6. Abstract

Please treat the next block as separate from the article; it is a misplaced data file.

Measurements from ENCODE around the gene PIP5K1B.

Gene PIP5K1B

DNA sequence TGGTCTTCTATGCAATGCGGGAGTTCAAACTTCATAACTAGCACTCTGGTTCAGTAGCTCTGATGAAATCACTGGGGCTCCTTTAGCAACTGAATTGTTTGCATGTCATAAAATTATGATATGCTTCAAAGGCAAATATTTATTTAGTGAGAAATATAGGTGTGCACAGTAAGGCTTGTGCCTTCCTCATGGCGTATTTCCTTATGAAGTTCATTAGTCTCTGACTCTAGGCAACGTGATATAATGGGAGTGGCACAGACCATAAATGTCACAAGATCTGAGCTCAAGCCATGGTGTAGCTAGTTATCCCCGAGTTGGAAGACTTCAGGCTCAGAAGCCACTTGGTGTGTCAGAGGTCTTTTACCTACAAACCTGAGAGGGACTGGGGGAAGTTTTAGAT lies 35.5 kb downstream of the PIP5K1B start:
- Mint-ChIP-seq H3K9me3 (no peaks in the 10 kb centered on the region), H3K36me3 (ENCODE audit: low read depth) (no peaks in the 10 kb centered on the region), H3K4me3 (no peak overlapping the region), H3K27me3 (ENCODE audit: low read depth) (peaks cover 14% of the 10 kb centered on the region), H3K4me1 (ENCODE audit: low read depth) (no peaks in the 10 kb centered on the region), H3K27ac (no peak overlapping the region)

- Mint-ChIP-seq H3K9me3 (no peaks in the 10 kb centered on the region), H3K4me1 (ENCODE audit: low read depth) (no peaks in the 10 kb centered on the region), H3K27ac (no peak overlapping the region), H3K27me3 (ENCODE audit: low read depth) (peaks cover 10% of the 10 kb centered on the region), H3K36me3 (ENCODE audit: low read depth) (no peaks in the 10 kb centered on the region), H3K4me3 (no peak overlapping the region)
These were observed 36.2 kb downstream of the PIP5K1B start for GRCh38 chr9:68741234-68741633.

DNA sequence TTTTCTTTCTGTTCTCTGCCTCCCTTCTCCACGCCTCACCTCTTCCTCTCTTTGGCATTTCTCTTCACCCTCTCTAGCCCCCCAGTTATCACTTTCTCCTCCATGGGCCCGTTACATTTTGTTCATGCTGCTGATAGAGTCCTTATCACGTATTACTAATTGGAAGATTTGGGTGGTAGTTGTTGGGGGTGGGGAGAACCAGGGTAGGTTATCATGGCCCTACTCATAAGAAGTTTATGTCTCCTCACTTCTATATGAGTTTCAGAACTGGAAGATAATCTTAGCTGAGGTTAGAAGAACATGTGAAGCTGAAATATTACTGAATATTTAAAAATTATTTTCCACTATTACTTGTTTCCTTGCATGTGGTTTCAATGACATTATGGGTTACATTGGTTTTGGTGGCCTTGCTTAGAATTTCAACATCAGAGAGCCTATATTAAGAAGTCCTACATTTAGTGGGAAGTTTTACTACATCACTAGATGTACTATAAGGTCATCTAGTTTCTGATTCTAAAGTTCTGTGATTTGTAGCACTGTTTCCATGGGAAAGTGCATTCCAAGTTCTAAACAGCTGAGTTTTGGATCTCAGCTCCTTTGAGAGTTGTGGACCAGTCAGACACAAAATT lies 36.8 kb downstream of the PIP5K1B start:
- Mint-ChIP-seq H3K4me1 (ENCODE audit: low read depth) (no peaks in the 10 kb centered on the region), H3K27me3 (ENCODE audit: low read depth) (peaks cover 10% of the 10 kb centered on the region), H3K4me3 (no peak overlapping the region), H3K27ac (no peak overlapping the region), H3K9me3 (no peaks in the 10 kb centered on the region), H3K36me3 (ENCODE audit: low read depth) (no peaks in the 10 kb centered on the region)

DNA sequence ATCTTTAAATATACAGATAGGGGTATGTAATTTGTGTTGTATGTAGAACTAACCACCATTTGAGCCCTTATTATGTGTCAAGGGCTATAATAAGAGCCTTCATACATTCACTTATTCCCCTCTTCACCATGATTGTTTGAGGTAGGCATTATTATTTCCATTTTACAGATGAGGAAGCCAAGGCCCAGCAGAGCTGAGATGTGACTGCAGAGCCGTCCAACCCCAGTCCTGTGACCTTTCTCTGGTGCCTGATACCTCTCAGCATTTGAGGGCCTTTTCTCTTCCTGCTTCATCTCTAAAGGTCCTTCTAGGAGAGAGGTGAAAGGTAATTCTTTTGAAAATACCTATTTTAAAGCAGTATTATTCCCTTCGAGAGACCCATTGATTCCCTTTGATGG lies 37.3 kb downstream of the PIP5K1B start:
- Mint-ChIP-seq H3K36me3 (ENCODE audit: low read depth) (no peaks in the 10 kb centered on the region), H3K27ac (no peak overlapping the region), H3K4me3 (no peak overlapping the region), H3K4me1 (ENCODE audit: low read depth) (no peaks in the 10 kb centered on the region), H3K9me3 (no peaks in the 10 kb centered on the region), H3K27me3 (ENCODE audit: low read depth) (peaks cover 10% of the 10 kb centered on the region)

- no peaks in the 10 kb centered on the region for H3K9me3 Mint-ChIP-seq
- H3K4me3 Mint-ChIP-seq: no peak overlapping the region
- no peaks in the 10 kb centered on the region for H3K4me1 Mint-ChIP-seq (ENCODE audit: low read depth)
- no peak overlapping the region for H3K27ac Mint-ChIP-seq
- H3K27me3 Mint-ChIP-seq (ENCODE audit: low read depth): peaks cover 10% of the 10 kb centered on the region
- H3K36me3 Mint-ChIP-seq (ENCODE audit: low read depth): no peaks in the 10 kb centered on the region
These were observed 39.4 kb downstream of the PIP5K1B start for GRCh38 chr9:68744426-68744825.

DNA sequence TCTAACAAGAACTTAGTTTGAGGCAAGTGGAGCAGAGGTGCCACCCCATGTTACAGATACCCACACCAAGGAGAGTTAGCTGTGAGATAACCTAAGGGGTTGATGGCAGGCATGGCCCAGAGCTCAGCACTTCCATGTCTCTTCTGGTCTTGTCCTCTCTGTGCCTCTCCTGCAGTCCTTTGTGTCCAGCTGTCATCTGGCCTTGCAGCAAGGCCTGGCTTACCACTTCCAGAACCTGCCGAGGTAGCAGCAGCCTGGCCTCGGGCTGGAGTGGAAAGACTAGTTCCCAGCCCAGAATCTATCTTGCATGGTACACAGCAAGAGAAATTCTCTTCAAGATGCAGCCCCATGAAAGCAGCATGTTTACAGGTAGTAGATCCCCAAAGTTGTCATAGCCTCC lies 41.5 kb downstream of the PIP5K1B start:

Extreme stratospheric wave activity has been suggested to be connected to surface temperature anomalies, but some key processes are not well understood. Using observations, we show that the stratospheric events featuring weaker‐than‐normal wave activity are associated with increased North American (NA) cold extreme risks before and near the event onset, accompanied by less frequent atmospheric river (AR) events on the west coast of the United States. Strong stratospheric wave events, on the other hand, exhibit a tropospheric weather regime transition. They are preceded by NA warm anomalies and increased AR frequency over the west coast, followed by increased risks of NA cold extremes and north‐shifted ARs over the Atlantic. Moreover, these links between the stratosphere and troposphere are attributed to the vertical structure of wave coupling. Weak wave events show a wave structure of westward tilt with increasing altitudes, while strong wave events feature a shift from westward tilt to eastward tilt during their life cycle. This wave phase shift indicates vertical wave coupling and likely regional planetary wave reflection. Further examinations of CMIP6 models show that models with a degraded representation of stratospheric wave structure exhibit biases in the troposphere during strong wave events. Specifically, models with a stratospheric ridge weaker than the reanalysis exhibit a weaker tropospheric signal. Our findings suggest that the vertical coupling of extreme stratospheric wave activity should be evaluated in the model representation of stratosphere‐troposphere coupling.